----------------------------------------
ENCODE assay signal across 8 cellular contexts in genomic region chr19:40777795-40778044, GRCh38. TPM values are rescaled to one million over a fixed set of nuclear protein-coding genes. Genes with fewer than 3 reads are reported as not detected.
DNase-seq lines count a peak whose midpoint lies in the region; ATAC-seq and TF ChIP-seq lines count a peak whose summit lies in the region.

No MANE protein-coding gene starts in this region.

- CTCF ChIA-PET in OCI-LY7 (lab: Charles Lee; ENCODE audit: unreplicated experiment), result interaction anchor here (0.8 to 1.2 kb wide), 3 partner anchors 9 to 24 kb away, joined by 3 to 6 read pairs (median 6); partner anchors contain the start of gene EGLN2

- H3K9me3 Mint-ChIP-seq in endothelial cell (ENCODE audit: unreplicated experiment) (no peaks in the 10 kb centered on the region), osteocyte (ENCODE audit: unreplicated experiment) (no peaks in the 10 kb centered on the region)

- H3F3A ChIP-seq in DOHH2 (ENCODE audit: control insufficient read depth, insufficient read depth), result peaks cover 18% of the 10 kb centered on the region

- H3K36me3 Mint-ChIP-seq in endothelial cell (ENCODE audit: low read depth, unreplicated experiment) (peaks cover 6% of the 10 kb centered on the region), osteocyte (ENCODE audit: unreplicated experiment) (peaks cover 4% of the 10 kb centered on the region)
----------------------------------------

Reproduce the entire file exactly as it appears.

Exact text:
ENCODE assay signal across 8 cellular contexts in genomic region chr19:40777795-40778044, GRCh38. TPM values are rescaled to one million over a fixed set of nuclear protein-coding genes. Genes with fewer than 3 reads are reported as not detected.
DNase-seq lines count a peak whose midpoint lies in the region; ATAC-seq and TF ChIP-seq lines count a peak whose summit lies in the region.

No MANE protein-coding gene starts in this region.

- CTCF ChIA-PET in OCI-LY7 (lab: Charles Lee; ENCODE audit: unreplicated experiment), result interaction anchor here (0.8 to 1.2 kb wide), 3 partner anchors 9 to 24 kb away, joined by 3 to 6 read pairs (median 6); partner anchors contain the start of gene EGLN2

- H3K9me3 Mint-ChIP-seq in endothelial cell (ENCODE audit: unreplicated experiment) (no peaks in the 10 kb centered on the region), osteocyte (ENCODE audit: unreplicated experiment) (no peaks in the 10 kb centered on the region)

- H3F3A ChIP-seq in DOHH2 (ENCODE audit: control insufficient read depth, insufficient read depth), result peaks cover 18% of the 10 kb centered on the region

- H3K36me3 Mint-ChIP-seq in endothelial cell (ENCODE audit: low read depth, unreplicated experiment) (peaks cover 6% of the 10 kb centered on the region), osteocyte (ENCODE audit: unreplicated experiment) (peaks cover 4% of the 10 kb centered on the region)